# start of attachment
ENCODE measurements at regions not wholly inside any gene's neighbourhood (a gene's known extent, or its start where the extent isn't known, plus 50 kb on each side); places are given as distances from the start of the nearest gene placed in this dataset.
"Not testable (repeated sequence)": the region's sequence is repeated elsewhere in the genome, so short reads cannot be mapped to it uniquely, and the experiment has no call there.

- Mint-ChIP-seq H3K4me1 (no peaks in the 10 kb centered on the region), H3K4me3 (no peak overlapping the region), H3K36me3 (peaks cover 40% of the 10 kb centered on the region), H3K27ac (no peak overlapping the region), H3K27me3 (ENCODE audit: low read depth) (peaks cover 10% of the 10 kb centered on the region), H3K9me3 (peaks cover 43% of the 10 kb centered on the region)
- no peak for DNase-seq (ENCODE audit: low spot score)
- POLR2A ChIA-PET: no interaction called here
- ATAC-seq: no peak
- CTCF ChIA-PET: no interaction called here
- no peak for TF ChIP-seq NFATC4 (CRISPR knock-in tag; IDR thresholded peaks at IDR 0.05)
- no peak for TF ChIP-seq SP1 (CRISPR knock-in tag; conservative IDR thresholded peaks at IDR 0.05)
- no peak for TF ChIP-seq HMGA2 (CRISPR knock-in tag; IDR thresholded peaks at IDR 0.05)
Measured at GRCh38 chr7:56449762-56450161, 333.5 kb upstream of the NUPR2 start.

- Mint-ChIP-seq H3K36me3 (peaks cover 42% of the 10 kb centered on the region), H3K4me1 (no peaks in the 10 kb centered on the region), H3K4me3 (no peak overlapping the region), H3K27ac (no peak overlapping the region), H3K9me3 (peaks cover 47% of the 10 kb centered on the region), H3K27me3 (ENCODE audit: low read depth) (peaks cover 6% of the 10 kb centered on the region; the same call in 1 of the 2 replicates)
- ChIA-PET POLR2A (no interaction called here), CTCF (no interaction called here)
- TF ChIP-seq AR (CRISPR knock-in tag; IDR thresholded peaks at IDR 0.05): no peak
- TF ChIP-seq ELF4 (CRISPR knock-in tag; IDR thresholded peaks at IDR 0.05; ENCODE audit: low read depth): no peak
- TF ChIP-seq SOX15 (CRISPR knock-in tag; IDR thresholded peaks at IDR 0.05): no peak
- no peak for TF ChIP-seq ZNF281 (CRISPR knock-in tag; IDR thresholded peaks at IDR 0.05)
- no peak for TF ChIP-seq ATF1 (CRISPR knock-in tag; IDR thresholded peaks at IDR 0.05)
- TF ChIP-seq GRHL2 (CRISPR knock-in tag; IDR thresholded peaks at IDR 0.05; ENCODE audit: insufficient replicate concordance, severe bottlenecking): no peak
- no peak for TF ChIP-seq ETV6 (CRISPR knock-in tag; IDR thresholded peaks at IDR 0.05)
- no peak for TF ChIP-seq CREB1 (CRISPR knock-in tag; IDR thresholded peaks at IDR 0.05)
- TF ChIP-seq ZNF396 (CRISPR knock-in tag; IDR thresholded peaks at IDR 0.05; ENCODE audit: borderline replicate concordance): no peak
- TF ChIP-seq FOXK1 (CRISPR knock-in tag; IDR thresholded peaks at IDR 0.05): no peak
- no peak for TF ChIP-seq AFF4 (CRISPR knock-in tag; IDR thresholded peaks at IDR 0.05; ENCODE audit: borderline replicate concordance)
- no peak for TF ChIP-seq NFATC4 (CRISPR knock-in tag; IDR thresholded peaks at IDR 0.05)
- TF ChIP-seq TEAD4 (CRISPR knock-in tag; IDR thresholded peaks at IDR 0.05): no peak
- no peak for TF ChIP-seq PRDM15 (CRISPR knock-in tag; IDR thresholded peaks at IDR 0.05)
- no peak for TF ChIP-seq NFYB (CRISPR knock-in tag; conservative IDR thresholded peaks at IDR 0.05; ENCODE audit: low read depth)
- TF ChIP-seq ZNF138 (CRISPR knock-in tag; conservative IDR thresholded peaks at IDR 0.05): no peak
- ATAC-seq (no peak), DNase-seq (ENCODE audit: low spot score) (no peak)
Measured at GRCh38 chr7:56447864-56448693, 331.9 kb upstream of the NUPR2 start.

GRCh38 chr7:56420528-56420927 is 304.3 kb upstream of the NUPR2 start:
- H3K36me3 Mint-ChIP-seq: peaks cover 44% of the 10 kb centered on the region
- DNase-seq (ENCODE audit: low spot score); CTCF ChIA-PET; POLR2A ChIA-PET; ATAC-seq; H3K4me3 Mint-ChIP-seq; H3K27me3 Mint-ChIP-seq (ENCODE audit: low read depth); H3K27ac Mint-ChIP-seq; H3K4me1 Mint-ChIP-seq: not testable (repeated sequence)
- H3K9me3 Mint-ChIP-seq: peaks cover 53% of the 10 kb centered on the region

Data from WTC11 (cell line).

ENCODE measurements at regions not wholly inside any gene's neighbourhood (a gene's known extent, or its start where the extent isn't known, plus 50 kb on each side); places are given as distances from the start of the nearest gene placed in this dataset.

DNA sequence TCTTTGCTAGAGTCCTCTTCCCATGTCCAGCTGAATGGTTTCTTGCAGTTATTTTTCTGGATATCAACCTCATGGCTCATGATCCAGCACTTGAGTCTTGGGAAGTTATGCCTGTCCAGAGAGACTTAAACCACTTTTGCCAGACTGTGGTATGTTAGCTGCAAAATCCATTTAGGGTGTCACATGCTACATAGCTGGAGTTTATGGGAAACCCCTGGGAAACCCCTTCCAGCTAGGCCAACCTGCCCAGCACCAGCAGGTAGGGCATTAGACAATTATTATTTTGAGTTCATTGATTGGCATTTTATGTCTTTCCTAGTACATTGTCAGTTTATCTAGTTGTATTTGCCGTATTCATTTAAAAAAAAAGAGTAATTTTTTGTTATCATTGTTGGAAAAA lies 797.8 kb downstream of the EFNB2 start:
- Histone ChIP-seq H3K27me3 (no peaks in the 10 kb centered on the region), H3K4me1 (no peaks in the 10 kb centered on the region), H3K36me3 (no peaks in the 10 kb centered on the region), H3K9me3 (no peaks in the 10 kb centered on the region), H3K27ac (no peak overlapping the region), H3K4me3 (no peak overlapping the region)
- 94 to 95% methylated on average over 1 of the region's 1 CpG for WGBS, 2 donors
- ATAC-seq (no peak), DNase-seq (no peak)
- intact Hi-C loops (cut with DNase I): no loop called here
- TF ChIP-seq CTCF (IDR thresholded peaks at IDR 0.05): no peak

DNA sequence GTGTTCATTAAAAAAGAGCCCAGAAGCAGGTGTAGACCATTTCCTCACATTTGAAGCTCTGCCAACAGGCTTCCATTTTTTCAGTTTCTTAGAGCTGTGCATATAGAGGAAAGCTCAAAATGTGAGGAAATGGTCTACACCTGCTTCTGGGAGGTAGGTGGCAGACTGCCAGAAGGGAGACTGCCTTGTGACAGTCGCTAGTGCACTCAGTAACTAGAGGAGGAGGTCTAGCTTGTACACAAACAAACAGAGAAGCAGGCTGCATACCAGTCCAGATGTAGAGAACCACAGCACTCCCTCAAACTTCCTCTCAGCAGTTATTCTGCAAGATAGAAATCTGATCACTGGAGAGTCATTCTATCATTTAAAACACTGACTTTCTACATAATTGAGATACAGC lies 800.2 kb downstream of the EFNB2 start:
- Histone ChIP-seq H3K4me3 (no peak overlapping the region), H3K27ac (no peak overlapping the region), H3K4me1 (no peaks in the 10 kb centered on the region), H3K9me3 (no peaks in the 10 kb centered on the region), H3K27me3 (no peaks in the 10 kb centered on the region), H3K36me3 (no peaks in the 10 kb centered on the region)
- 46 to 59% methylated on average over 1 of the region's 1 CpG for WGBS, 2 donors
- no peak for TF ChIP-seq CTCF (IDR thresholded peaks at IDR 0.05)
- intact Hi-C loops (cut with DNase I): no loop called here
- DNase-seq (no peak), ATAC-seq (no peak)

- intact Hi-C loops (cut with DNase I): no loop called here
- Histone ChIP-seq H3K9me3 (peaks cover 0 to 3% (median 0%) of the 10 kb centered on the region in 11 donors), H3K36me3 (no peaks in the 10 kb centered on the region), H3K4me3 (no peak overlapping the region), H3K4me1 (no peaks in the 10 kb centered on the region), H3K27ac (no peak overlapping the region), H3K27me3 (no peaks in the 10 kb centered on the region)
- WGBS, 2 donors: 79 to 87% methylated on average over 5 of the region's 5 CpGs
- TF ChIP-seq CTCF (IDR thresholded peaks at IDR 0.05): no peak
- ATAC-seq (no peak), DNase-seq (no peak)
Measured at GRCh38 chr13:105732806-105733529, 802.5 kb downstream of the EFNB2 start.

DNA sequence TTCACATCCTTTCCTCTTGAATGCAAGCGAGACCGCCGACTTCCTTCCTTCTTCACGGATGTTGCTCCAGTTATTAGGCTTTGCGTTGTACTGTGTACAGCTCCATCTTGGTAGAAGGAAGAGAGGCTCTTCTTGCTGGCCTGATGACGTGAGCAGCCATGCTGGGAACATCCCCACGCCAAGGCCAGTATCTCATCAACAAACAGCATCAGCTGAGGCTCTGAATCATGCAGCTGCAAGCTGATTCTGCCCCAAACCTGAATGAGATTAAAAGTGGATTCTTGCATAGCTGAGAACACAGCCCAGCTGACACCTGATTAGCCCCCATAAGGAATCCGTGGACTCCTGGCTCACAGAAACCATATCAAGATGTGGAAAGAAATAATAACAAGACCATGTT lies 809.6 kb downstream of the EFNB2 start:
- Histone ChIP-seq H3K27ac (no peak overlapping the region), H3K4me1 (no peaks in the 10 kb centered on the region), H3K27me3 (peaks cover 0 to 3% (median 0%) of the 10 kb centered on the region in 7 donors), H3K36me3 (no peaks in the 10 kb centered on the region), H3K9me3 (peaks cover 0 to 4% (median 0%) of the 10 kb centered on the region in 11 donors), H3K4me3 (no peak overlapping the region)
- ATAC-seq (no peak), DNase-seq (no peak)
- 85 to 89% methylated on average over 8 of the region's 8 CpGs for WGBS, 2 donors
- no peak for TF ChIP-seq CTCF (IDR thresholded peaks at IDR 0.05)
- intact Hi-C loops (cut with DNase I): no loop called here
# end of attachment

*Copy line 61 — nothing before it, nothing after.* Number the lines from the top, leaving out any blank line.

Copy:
- intact Hi-C loops (cut with DNase I): no loop called here